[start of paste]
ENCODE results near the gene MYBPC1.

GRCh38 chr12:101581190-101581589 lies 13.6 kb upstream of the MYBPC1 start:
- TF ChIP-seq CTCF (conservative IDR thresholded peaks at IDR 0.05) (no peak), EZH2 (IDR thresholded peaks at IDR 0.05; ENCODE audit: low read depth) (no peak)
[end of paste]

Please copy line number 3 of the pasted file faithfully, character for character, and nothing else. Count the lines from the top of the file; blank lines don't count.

- TF ChIP-seq CTCF (conservative IDR thresholded peaks at IDR 0.05) (no peak), EZH2 (IDR thresholded peaks at IDR 0.05; ENCODE audit: low read depth) (no peak)